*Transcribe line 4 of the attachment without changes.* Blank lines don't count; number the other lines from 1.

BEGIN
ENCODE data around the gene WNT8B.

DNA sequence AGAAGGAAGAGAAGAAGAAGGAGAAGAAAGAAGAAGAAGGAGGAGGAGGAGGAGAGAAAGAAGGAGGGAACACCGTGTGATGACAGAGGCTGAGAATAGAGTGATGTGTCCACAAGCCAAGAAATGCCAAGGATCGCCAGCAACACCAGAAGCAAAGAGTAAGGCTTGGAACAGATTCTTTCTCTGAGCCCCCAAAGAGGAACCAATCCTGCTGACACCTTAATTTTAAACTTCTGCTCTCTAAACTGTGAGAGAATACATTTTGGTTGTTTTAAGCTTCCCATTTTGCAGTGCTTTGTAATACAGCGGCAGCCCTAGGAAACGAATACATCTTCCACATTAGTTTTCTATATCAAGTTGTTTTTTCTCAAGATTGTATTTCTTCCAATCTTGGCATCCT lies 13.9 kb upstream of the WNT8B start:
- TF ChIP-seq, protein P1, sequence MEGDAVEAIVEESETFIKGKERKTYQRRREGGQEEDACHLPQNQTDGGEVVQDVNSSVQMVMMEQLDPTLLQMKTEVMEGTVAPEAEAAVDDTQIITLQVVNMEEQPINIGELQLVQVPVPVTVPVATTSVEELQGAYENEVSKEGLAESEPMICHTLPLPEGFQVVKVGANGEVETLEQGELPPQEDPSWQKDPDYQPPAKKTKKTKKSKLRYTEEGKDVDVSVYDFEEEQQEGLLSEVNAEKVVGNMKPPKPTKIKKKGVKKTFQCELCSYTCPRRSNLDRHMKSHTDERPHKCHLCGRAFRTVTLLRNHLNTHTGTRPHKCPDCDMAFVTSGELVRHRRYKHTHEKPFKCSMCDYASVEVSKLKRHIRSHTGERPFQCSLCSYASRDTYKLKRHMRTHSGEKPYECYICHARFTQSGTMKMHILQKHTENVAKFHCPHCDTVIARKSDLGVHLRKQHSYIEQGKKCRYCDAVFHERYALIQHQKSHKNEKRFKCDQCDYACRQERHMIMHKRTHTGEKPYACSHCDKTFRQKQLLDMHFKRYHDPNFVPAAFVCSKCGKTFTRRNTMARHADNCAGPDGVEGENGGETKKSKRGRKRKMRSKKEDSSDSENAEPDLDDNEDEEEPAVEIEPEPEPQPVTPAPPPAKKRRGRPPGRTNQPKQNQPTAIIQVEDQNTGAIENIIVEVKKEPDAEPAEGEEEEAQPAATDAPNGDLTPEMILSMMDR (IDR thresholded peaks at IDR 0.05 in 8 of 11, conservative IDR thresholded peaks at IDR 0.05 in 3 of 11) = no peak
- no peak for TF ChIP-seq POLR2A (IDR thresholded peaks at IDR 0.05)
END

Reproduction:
- no peak for TF ChIP-seq POLR2A (IDR thresholded peaks at IDR 0.05)